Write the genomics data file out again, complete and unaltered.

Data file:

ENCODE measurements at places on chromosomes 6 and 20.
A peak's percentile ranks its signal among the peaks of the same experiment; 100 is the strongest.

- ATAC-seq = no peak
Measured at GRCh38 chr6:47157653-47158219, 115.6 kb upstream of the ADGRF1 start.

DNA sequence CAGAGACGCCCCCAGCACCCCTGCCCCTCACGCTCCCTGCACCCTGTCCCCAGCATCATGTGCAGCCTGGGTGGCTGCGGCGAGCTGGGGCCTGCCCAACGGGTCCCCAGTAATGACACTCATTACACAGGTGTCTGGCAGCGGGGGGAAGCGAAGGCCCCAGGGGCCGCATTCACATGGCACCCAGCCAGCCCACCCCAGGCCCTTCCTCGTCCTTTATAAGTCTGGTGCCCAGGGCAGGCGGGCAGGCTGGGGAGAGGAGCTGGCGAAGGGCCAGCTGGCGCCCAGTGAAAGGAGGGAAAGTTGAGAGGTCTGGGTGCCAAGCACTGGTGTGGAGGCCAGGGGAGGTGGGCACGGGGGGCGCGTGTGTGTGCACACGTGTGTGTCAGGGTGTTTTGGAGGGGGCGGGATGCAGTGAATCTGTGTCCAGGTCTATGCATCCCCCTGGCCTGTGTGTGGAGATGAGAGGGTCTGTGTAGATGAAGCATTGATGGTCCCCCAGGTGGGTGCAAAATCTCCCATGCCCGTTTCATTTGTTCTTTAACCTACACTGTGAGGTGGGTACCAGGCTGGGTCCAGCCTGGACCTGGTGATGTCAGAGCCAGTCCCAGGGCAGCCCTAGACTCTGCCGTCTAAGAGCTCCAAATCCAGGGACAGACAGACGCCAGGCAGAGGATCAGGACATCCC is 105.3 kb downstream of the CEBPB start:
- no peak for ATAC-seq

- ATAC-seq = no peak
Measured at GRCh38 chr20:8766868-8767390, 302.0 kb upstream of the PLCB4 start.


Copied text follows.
ENCODE measurements at places on chromosomes 6 and 20.
A peak's percentile ranks its signal among the peaks of the same experiment; 100 is the strongest.

- ATAC-seq = no peak
Measured at GRCh38 chr6:47157653-47158219, 115.6 kb upstream of the ADGRF1 start.

DNA sequence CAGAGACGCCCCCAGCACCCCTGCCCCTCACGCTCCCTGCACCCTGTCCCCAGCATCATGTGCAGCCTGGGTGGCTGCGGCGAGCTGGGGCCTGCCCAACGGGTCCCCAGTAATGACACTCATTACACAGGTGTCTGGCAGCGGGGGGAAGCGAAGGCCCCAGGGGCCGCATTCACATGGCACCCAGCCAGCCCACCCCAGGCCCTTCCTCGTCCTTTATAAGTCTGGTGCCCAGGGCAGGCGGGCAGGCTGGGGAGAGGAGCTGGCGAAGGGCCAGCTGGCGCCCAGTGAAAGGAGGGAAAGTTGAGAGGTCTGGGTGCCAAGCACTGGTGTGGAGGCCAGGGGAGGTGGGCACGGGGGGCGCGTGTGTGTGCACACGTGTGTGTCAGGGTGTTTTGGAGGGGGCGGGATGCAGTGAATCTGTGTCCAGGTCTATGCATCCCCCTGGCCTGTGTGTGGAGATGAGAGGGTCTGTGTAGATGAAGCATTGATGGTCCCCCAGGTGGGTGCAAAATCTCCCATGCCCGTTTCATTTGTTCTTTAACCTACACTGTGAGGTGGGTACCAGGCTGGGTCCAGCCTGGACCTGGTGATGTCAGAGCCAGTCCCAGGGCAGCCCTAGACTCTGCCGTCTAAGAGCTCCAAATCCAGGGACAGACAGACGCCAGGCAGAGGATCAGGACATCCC is 105.3 kb downstream of the CEBPB start:
- no peak for ATAC-seq

- ATAC-seq = no peak
Measured at GRCh38 chr20:8766868-8767390, 302.0 kb upstream of the PLCB4 start.